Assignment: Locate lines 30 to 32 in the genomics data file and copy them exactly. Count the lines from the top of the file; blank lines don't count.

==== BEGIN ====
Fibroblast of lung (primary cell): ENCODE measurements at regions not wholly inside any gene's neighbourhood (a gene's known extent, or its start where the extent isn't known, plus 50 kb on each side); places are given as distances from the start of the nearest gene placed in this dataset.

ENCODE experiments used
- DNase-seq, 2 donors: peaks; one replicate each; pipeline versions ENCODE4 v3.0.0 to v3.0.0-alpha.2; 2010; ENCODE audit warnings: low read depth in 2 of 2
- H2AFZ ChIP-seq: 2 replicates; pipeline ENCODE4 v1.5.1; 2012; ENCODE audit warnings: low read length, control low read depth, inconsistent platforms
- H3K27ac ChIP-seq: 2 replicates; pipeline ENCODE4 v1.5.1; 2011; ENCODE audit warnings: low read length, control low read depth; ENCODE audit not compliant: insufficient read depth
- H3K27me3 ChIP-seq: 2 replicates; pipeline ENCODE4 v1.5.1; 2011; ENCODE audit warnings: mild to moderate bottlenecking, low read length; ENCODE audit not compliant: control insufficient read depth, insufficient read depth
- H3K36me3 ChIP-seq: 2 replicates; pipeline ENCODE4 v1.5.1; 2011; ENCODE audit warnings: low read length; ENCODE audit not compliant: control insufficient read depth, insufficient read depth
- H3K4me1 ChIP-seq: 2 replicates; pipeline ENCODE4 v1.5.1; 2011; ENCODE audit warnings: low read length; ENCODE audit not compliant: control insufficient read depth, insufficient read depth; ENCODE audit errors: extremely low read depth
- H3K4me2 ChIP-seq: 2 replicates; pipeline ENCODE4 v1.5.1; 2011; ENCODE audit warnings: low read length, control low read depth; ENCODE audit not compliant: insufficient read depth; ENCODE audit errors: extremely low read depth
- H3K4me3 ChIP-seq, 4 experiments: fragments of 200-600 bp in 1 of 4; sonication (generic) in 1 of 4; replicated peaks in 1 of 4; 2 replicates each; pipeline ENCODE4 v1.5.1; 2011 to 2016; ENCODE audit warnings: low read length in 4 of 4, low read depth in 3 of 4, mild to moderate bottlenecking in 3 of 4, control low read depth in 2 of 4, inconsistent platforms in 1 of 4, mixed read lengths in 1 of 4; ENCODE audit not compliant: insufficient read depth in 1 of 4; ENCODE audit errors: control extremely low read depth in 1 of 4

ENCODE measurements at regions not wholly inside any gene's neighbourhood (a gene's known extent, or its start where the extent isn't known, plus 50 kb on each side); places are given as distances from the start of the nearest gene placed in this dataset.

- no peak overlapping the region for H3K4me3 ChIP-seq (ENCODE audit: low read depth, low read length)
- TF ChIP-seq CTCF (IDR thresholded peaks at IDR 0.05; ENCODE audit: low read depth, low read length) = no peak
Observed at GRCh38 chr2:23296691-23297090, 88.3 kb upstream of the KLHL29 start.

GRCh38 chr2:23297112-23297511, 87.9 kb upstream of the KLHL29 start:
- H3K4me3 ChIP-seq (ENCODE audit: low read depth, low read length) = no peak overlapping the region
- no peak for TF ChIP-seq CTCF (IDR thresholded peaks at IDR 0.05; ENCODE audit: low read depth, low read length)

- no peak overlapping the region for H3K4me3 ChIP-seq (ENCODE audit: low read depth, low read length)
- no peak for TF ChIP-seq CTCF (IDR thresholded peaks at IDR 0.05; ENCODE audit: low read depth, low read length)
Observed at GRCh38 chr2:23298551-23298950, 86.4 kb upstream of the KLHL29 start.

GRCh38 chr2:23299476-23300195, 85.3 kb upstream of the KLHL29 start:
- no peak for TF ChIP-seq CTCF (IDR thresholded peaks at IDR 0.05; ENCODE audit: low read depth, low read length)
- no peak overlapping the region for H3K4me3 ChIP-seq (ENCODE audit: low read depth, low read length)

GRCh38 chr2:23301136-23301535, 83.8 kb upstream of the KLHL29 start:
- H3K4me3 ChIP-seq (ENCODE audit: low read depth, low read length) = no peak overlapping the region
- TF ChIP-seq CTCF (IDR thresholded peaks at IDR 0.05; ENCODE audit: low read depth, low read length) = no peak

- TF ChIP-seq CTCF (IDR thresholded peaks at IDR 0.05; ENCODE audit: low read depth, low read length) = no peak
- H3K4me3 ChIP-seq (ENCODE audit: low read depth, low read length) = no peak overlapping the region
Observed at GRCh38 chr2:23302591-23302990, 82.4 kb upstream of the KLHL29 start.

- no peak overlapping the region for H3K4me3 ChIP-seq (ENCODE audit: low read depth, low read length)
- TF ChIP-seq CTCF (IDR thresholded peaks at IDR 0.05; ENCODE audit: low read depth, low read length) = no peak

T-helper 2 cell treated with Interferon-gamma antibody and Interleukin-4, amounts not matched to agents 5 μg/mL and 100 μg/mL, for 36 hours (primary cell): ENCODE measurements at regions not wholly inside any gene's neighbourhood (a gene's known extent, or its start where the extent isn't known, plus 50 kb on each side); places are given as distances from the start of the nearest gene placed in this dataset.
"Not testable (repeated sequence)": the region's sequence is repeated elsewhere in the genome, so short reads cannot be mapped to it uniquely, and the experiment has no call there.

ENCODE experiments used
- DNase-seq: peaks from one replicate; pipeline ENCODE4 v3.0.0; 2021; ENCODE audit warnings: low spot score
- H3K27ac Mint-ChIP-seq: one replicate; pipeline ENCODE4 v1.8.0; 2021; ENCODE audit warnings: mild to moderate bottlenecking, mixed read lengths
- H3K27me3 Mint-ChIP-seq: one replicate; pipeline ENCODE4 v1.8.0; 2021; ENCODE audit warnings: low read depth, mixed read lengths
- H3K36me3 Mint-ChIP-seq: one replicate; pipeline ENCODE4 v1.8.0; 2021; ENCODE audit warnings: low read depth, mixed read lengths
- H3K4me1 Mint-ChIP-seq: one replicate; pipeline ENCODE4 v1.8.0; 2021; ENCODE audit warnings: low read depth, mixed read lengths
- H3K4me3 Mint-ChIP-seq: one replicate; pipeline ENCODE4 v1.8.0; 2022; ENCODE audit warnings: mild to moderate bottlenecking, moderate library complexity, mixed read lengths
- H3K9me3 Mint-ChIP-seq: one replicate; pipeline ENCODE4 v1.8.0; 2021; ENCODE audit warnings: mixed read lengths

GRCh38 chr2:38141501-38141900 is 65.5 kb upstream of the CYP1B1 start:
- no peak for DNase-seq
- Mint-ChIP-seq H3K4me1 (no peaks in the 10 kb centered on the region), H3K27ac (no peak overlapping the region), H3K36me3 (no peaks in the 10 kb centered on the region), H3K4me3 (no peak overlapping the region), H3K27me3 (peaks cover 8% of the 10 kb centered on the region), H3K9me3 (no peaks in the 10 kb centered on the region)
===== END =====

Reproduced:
- no peak overlapping the region for H3K4me3 ChIP-seq (ENCODE audit: low read depth, low read length)
- TF ChIP-seq CTCF (IDR thresholded peaks at IDR 0.05; ENCODE audit: low read depth, low read length) = no peak

T-helper 2 cell treated with Interferon-gamma antibody and Interleukin-4, amounts not matched to agents 5 μg/mL and 100 μg/mL, for 36 hours (primary cell): ENCODE measurements at regions not wholly inside any gene's neighbourhood (a gene's known extent, or its start where the extent isn't known, plus 50 kb on each side); places are given as distances from the start of the nearest gene placed in this dataset.